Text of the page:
It could be worse.
We wish it were less.
The Pennsylvania College of Technology Board of Trustees last week approved a 3.85-percent tuition increase for the 2014-15 school year.
The board did so as it was approving a $107.6 million budget for 2014-15.
The tuition increase amounts to $510 for 2014-15 for in-state students enrolled in two average credit semesters of about 15 credits each. The increase is $750 for out-of-state students.
There are many schools issuing tuition increases for 2014-15 that are greater than Penn College's. And a 3.85 percent increase pretty closely matches the cost-of-living increase.
Add to those realities the fact that Penn College's varied education offerings, including a world-class technical course offering that few schools can match, make it worth the cost.
But affordability of a college education is becoming an issue for a greater portion of students and their families than ever before. With that in mind, we would appreciate an occasional year without a tuition increase.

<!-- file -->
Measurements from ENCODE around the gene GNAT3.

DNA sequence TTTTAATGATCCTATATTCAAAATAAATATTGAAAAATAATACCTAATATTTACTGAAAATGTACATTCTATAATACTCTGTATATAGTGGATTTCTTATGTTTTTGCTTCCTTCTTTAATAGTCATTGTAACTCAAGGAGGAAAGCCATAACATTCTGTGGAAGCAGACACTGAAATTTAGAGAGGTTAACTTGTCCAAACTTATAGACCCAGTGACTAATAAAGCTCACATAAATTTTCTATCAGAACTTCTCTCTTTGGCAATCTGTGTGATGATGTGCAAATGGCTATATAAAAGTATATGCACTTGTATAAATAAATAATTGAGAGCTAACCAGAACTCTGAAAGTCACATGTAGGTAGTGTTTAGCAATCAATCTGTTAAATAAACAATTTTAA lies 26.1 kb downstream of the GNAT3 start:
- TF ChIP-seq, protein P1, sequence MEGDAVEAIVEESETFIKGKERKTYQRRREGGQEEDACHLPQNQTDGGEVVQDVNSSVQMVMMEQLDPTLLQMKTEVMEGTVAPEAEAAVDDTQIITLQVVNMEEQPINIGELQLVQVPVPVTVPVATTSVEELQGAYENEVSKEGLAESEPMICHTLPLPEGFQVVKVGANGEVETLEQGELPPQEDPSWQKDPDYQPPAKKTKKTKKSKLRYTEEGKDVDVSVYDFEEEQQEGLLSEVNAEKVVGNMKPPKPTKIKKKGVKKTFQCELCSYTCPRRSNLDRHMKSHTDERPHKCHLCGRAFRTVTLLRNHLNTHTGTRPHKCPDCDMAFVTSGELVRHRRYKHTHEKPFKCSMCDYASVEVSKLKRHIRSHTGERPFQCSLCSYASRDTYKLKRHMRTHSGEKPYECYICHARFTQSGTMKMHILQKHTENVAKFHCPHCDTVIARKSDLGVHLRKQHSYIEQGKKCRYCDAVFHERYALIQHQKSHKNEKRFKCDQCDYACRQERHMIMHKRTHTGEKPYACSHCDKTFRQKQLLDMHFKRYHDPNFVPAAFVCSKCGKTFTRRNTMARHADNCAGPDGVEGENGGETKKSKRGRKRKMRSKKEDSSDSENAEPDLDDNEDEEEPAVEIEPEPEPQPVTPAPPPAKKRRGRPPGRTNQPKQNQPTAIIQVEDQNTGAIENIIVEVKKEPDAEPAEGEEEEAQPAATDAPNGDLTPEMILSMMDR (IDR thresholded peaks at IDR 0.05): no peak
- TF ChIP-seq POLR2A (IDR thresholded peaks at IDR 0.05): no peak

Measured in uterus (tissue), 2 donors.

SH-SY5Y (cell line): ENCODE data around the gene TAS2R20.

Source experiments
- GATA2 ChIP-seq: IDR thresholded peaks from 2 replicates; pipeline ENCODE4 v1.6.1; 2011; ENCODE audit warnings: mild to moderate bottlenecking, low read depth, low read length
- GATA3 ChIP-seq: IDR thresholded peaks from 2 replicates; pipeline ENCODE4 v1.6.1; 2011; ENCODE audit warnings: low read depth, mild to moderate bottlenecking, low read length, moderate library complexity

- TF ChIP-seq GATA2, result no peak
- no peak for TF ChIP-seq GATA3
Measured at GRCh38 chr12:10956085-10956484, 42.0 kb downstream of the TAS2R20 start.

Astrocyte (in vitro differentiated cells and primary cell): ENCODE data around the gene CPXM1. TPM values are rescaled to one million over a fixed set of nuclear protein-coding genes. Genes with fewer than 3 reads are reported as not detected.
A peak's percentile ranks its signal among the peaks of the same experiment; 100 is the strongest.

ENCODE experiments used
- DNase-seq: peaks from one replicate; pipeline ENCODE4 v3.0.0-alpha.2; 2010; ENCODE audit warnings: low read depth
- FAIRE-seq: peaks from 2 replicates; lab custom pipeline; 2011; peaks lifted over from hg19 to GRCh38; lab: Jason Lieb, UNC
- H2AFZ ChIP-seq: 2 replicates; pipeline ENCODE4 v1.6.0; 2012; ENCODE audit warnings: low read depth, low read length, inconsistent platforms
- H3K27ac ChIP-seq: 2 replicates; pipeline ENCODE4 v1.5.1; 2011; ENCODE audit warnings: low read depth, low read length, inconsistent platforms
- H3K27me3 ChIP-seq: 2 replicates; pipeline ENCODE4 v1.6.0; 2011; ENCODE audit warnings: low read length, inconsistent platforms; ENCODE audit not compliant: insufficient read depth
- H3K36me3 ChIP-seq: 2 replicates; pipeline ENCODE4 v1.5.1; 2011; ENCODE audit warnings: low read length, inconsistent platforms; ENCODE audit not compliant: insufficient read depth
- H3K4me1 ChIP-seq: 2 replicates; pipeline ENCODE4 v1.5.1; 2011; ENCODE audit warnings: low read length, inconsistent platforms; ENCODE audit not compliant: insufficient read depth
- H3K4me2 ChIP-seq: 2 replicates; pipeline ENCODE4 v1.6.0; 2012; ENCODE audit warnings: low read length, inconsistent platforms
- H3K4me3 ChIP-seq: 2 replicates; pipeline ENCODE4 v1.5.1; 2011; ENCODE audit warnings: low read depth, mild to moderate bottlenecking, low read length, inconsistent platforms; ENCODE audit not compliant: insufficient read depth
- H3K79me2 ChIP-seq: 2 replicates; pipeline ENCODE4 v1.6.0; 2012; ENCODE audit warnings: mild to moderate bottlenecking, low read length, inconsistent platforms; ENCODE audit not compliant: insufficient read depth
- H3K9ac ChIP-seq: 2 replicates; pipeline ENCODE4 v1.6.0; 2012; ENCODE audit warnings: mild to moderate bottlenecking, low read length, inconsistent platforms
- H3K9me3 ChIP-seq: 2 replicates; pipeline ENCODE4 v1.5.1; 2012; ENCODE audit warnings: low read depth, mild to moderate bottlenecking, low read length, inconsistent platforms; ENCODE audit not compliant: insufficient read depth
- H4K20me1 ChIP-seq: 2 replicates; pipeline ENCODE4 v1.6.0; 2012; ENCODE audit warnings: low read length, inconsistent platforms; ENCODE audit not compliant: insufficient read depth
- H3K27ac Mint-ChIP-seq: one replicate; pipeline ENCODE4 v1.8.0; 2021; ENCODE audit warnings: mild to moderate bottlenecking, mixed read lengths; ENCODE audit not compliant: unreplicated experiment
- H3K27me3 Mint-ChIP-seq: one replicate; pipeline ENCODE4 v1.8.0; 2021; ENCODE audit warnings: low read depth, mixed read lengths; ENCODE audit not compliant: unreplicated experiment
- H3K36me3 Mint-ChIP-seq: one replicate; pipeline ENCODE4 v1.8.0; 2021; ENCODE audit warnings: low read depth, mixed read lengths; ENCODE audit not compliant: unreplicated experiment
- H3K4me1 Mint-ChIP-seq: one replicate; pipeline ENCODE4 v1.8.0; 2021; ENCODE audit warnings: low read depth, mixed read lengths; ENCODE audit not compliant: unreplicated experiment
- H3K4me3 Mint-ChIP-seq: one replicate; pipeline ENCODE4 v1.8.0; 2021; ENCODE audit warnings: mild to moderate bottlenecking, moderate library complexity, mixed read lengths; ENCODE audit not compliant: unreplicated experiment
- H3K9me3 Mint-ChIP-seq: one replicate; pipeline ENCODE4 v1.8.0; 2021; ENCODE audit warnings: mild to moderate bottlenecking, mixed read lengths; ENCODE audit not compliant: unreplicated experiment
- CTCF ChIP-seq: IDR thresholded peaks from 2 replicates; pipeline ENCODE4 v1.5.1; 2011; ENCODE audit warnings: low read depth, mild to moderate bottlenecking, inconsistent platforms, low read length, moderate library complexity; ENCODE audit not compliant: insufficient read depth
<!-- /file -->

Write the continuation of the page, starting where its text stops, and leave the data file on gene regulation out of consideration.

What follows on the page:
Is that unrealistic? In the eyes of some it may be.
We just hope the leadership at Penn College and all other schools, for that matter remembers that families are paying for these educations. And the loans more and more necessary to pay for these educations will have to be paid back.
Limits on tuition increases and budget frugality are the only ways to preserve the possibilities of a college education for the greatest percentage of those who want it.